By Giorgi Ben-Meir
Hand in hand, I walked with my older brother Sam into the Metropolitan Opera House at Lincoln Center in New York City. He was twenty-four and I was five. We were there to see Georges Bizet's masterpiece, Carmen. Sam had secured some tickets all the way at the back of the main auditorium, but none of his friends could make it. At my parents' suggestion, he took me.
That evening ranks as one of my earliest and most cherished memories. I still remember the seemingly endless stairs I had to climb, the feel of the red velvet on my chair, and the awe the performance inspired in me. As the curtains drew back and the overture began, beautiful music reverberated throughout the hall and I was transfixed. After that evening, so my brother tells me, I pestered him endlessly to take me again. And so the opera became a way that my brother and I, separated by two decades and two different mothers, grew close.
At seven, I saw The Marriage of Figaro and was awed by Susanna, the countess' maid. My dreams of singing her arias at the Met had already been my retreat from the unpleasantness of first grade, when my teacher was fired for mistreating students. I managed without her, since it was the opera that taught me to read, and I was inspired by Susanna, who manages all that comes her way. I would pore over the pamphlets detailing the season's offerings, pointing at the titles I could "sound out" phonetically. Lincoln Center punctuated my weeks as often as Sam could find affordable tickets. The music of the opera became my solace and retreat.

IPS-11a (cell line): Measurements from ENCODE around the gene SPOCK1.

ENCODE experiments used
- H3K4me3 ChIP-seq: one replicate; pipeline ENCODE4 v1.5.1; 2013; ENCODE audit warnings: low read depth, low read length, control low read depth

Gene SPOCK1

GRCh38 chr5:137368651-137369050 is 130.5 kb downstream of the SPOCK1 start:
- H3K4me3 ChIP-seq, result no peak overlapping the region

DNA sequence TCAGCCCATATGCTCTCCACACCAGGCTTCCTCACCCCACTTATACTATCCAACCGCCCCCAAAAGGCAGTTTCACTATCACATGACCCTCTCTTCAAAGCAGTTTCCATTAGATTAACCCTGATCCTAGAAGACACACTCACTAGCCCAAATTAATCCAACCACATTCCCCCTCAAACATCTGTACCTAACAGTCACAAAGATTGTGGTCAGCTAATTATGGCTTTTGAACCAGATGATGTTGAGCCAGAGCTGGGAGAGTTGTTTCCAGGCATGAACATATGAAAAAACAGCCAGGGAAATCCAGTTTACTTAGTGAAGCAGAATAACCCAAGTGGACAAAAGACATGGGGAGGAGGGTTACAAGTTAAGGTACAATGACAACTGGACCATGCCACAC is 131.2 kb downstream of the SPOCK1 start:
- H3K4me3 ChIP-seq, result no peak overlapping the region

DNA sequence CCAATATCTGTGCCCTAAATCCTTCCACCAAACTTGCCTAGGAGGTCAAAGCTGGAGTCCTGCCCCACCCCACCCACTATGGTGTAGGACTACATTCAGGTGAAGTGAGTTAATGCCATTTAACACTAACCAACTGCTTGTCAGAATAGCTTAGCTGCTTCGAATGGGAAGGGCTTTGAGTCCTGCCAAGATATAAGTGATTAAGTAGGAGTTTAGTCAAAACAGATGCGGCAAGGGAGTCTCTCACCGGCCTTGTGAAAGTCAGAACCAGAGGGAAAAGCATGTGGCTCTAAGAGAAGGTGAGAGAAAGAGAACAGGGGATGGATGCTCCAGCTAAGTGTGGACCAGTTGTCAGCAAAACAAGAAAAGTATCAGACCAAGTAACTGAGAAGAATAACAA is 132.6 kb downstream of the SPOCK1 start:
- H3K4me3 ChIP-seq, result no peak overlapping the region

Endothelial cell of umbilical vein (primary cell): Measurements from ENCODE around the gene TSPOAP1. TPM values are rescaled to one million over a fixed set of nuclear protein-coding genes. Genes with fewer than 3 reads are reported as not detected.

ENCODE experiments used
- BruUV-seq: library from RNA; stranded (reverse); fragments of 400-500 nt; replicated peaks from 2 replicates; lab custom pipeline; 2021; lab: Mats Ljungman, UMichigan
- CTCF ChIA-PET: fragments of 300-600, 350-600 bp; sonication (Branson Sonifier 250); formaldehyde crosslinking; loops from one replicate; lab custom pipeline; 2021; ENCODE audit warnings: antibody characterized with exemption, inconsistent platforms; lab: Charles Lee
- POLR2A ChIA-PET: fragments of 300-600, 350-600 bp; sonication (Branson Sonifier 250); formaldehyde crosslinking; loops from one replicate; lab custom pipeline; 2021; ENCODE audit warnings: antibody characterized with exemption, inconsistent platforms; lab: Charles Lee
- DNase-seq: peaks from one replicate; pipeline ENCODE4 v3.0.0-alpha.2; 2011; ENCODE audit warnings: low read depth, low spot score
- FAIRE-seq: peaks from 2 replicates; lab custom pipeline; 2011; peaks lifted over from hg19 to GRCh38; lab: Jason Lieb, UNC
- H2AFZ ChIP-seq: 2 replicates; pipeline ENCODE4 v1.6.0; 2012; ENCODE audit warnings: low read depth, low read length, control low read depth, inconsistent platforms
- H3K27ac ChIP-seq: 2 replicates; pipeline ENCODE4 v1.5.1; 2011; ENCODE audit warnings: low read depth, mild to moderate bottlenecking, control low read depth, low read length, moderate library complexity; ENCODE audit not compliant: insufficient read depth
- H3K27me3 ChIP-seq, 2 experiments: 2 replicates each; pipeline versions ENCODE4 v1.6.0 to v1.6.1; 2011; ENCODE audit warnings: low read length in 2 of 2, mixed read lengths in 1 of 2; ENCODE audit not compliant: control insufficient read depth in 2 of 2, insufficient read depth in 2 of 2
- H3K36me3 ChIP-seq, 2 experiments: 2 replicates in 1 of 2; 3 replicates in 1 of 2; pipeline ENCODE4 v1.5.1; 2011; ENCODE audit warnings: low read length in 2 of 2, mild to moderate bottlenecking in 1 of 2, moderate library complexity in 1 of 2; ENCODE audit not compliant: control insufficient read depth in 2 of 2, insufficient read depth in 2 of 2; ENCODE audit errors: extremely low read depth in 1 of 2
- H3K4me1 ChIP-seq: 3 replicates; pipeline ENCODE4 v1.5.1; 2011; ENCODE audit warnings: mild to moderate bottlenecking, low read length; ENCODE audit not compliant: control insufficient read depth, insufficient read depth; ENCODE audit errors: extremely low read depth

At thirteen, I wanted to become fearless and independent like Carmen, and I already knew her arias well. Just like her, I yearned to be free. I felt disconnected from my peers, stifled in an academic environment that had little musical outlet. I wanted classical music to have a larger presence in my life. I wanted to study its technical aspects and theory. I researched schools that would let me do just that, which led me to LaGuardia High School for Music and Art and the Performing Arts. My skeptical parents finally let me be part of 350 strong contingent of students competing for the 15 available spaces at LaGuardia. I auditioned with one of my favorite Italian songs, Se Tu M'Ami (If You Love Me) and was accepted.
My audition piece includes the line "Non perché mi piace il giglio, Gli altri fiori sprezzerò" translated as "Nor because I love the lily, shall I other flowers despise." Though this teasingly referred to the ability to have more than one lover, in a sense, it spoke to what I learned at LaGuardia: to be open to other things beyond my first love, music. Surprisingly, my intensive daily musical study made me more attentive in other subjects, and consequently, my academic performance strengthened overall. I discovered a particular passion for history, which complemented the music I was learning and gave me an historical context for the pieces I sang.
I know that my love of music will continue to inform and expand my life, leading me to new interests as it does at school. I continue to go to the opera with my brother whenever we can. And though the stairs at Lincoln Center are less daunting now, I am even more astounded by the operas I see there as a young adult than when I was five. Unlike my younger self, I now love the opera not just for its innate beauty, but in the way it helps me expand my thinking and appreciate the world.
Giorgi Ben-Meir, a 2014 graduate of the Fiorello H. LaGuardia High School of Music & Art and Performing Arts, began her freshman year at the University of Southern California with her first semester in the University's study abroad program in Paris.